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Characterizing bacterial behavior during human infection to guide new discoveries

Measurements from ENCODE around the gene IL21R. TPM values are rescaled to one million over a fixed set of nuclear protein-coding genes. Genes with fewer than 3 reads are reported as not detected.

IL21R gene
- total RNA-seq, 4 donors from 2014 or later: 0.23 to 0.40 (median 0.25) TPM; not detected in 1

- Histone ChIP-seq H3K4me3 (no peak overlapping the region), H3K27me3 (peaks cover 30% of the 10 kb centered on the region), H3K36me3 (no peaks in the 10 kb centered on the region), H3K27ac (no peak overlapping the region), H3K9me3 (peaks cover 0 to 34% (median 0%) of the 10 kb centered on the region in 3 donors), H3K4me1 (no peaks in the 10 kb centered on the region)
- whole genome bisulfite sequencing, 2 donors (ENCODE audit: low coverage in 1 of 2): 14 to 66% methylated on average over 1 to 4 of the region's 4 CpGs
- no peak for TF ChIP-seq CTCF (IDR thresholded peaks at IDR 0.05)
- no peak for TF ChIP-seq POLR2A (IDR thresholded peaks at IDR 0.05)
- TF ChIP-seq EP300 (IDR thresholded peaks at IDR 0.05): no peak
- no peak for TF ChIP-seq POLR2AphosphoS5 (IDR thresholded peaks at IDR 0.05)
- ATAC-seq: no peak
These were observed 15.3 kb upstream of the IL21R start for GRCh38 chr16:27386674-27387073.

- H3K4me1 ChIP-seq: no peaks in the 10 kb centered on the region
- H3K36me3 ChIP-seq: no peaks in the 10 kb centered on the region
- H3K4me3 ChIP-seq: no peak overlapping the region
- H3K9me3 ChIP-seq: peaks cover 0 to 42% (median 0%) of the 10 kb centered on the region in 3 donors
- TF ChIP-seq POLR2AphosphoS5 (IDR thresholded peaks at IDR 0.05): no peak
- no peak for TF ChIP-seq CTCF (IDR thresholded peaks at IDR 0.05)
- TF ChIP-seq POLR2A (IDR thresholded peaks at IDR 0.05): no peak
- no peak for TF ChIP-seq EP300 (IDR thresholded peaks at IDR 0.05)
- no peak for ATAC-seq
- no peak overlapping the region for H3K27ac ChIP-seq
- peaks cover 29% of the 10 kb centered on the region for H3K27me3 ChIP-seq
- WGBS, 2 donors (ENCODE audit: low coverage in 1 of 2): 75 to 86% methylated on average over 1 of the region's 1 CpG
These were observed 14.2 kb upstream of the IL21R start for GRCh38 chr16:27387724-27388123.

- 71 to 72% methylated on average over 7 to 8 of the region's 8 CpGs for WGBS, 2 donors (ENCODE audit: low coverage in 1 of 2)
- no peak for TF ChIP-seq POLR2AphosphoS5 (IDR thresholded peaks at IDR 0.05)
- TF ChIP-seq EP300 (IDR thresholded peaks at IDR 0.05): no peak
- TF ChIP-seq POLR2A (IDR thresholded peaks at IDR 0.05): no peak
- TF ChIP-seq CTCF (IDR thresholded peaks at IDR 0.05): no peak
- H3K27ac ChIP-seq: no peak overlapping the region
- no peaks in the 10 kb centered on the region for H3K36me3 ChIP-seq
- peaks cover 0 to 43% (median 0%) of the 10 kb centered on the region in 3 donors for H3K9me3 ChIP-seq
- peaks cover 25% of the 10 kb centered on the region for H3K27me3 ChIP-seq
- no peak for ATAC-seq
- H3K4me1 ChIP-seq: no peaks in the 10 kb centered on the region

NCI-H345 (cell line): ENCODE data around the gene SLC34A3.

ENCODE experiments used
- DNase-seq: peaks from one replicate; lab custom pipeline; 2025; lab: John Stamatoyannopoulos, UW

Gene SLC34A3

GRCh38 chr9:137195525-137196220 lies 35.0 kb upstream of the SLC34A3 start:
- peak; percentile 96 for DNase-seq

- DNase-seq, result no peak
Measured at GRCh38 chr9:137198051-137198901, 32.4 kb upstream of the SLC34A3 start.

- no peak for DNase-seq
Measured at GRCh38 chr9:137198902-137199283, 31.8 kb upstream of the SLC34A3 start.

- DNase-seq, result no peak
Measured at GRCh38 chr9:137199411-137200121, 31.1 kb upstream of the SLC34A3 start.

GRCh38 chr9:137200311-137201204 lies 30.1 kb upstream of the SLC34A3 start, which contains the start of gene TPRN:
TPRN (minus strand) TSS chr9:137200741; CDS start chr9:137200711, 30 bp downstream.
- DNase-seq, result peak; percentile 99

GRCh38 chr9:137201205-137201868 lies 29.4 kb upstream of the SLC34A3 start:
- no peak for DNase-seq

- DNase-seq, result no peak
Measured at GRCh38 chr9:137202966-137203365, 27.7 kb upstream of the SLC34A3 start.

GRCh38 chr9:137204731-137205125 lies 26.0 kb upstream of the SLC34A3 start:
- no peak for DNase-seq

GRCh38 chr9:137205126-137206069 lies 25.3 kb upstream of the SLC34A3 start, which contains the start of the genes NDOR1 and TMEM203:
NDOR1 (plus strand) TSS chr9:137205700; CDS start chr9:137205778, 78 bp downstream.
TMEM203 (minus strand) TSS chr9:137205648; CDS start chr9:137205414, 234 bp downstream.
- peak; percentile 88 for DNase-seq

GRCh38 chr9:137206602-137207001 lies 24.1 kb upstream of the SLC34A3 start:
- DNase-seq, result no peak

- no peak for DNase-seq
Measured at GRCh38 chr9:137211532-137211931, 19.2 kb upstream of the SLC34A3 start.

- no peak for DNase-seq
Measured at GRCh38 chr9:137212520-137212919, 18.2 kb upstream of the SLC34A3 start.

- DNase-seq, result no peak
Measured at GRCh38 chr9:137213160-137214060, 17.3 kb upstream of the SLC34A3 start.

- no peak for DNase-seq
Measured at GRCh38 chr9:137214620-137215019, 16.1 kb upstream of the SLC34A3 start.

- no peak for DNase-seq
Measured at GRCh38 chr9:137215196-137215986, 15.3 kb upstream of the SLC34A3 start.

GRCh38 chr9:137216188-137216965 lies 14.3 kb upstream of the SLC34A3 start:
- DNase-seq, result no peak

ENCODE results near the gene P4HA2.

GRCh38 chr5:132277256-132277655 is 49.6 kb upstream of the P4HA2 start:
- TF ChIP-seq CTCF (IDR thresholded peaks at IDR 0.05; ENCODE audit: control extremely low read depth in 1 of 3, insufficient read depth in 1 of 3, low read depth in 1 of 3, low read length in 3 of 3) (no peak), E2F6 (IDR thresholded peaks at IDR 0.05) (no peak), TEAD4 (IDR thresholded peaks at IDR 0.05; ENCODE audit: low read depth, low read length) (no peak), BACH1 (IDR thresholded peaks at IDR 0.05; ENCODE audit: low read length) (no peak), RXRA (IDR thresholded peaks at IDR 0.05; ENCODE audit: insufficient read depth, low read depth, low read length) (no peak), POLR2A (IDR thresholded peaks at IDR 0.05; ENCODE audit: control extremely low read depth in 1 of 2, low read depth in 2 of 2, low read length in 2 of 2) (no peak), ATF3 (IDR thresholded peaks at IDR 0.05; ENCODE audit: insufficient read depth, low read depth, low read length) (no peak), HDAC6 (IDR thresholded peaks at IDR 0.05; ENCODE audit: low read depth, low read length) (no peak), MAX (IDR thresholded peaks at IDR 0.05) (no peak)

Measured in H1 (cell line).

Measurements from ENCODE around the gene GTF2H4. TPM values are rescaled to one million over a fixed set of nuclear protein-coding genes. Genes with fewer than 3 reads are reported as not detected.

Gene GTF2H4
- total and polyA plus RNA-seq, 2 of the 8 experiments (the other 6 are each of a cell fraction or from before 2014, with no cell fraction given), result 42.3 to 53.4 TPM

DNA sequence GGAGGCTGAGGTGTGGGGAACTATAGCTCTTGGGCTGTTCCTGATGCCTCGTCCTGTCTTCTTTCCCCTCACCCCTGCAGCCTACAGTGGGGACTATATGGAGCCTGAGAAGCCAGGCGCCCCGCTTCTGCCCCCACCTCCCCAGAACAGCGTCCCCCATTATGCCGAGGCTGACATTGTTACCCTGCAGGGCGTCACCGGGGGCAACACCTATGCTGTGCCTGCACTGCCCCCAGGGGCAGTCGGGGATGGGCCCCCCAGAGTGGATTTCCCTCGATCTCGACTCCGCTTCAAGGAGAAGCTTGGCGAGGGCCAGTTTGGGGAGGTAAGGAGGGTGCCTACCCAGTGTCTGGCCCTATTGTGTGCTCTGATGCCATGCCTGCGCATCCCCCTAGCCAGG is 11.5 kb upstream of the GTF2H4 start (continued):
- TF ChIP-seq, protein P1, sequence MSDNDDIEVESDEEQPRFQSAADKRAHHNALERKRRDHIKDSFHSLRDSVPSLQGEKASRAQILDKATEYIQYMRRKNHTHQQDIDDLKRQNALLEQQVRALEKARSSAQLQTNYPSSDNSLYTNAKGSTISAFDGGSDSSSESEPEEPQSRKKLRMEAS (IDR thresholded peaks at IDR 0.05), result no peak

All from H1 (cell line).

Bacterial behavior and physiology during human infection is difficult to study and largely unknown, as our vast knowledge of infection microbiology is primarily derived from studies using in vitro and animal models. A key challenge to assessing bacterial physiology during human infection is the difficulty in acquiring and assessing bacterial function in human-derived samples. Here, I will discuss the use of microbial metatranscriptomics from chronic human wound, lung, and oral infections to tackle this gap in knowledge. We have leveraged these data in two primary ways: to assess and improve the accuracy of pre-clinical infection models using a quantitative framework recently developed in our lab; and identifying and functionally characterizing genes of unknown function that are highly expressed in humans but not in most pre-clinical models. I will also discuss additional approaches we are using to quantify microbial biogeography and heterogeneity within human infections, with the goal of using these data to develop accurate pre-clinical models for antimicrobial discovery.